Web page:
Risk appetite is rising
Consider, for example, the chart below of the relative performance of the Morgan Stanley Cyclical Index against the market (in black) and the relative performance of the defensively oriented Utilities sector (in purple). Note how cyclical stocks have been turned up in early August and they broke out of a relative downtrend that stretches back to February. By contrast, the defensively oriented Utilities sector has rolled over significantly in the last few weeks.
Besides the Cyclical vs. Utilities turnaround, I see other signs of an upturn in risk appetite. The silver/gold ratio has started to turn up. Silver is often considered to be the poor man's gold and has tended to be more volatile and has acted as a good indicator of risk appetite.
The chart below shows the silver/gold ratio in the top panel and the gold price in the bottom panel. The silver-gold broke out of a downtrend that stretches back over a year. The bottom panel shows that the last time this breakout happened, which was in September 2011, gold rallied from roughly the 1280 level and ultimately topped out at over 1800, though the silver-gold ratio flashed a sell signal at about 1570.
I attribute these turnarounds in risk appetite and the cyclical outlook to stabilization in Europe. Draghi's comments appears to have taken the risk of a Lehman-style meltdown off the table (yet once more) and European equities are turning up as a result. The FTSE 100 recently experienced a golden cross, indicating an uptrend has begun.
Across the English Channel, the Euro STOXX 50 looks like it is about to see a golden cross soon, which is another sign of recovery.
Is the glass half-full or half-empty?
To be sure, there are risks that the current pullback could be something more serious than just a correction and develop into a serious pullback. In the short-term, I am watching closely how the market reacts to news for signs of how investor psychology is shifting (or not shifting).
Consider, for example, the market reaction to the FOMC minutes last week. Here is the key quote [emphasis added]:
A number of them indicated that additional accommodation could help foster a more rapid improvement in labor market conditions in an environment in which price pressures were likely to be subdued. Many members judged that additional monetary accommodation would likely be warranted fairly soon unless incoming information pointed to a substantial and sustainable strengthening in the pace of the economic recovery.The initial market reaction was the QE3 is imminent and stock prices went on a tear. Within a day, market participants started to ponder to meaning of the phrase "unless incoming information pointed to a substantial and sustainable strengthening in the pace of the economic recovery". St. Louis Fed President James Bullard (non-voter) said that the minutes were "stale", largely because high frequency economic releases were relatively weak going into the FOMC meeting, but have turned up since. Fed watch Tim Duy also said the same thing:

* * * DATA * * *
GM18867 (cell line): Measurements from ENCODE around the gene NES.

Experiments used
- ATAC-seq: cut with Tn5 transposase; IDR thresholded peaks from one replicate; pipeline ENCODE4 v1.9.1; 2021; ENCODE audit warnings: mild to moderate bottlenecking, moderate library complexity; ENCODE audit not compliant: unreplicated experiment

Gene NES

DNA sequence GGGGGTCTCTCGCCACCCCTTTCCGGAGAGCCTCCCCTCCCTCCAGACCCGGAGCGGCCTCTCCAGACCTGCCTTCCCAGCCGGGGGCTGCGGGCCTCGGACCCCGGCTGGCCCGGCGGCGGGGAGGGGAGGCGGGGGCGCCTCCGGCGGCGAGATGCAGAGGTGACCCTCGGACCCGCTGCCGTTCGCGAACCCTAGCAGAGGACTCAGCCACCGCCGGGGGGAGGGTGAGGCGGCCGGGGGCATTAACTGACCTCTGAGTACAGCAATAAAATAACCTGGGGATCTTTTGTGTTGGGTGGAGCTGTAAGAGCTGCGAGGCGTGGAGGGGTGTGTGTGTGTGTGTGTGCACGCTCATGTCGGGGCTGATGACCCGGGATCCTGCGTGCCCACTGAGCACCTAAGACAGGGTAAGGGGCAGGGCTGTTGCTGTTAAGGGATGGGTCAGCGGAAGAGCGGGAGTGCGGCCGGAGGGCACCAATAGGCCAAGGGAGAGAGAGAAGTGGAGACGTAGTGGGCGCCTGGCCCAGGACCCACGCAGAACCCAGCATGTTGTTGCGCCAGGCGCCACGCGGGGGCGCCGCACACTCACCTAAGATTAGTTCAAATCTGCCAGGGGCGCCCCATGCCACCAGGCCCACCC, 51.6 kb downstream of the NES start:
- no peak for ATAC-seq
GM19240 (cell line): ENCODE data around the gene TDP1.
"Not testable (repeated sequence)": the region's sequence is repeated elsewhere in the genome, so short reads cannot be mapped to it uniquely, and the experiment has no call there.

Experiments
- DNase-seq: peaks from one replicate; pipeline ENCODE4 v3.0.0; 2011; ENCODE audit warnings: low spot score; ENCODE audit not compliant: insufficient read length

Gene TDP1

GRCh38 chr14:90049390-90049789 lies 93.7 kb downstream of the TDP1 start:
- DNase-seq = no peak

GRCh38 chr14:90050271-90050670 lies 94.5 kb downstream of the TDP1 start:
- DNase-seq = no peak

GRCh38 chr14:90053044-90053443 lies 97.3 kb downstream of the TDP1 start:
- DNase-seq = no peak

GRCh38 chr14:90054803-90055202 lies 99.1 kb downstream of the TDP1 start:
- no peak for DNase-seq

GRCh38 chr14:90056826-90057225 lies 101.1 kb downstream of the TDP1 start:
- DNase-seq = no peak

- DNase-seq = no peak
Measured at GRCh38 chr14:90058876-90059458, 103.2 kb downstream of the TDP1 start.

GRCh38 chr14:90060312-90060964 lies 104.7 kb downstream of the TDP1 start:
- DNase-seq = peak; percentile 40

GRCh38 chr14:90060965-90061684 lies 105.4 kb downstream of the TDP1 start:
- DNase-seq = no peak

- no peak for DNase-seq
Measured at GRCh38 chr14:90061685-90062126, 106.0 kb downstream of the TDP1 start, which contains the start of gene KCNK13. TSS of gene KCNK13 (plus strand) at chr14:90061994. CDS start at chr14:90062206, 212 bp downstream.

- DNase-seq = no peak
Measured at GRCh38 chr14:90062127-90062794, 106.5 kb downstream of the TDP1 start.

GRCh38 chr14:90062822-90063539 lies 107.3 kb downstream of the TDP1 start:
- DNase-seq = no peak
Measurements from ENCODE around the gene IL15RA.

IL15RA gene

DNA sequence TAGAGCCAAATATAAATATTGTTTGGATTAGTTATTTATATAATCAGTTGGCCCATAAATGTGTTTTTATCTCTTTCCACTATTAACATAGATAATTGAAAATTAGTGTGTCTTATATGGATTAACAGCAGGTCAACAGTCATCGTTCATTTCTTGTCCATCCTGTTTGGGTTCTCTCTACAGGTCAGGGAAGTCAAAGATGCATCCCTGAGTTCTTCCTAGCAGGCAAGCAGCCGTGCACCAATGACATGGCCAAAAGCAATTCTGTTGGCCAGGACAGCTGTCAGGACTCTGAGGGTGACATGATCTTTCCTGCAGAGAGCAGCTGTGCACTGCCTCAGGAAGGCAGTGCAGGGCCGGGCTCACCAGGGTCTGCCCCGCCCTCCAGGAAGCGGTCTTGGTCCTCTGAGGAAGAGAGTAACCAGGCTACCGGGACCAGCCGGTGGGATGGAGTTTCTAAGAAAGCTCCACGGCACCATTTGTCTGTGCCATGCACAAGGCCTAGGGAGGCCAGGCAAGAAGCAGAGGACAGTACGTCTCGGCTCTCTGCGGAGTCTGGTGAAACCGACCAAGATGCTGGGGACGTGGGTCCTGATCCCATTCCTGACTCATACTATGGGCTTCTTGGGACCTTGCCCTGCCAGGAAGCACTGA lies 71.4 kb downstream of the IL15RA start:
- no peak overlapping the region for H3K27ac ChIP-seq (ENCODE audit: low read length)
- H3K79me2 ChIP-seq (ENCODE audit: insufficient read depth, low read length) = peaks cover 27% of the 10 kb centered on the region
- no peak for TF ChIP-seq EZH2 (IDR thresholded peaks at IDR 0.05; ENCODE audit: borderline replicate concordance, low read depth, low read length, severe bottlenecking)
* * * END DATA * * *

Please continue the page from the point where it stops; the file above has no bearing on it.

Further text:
Recall that as we headed into this meeting, the data had turned particularly weak. The pace of job growth had fallen dramatically from the start of the year, retail sales were flattening out, and GDP growth had slowed to 1.5%. This data combined with the downside risks from Europe raised genuine concerns that more easing was necessary. But they held back, instead waiting to see how the data evolved.In a separate post about disagreements at the Fed, Duy concluded:
Since then, the data have turned upward, much more consistent with the Fed's medium-term forecast. The July employment report was stronger, retail sales picked up, and overall growth is looking stronger, with Goldman Sachs' GDP tracking estimate rising to 2.3% for the third quarter. In addition, equity markets are on firmer ground as the crisis in Europe has at least temporarily receded. While certainly not exciting, the better tone of the data is palpable. I think the better data influenced Atlanta Federal Reserve President Dennis Lockhart to shift his language away from his dovish July comments. In short, I would argue that the data since the last FOMC meeting has in fact pointed toward an improvement in the pace of the recovery, which I think will pull the middle ground back from the brink of additional asset purchases.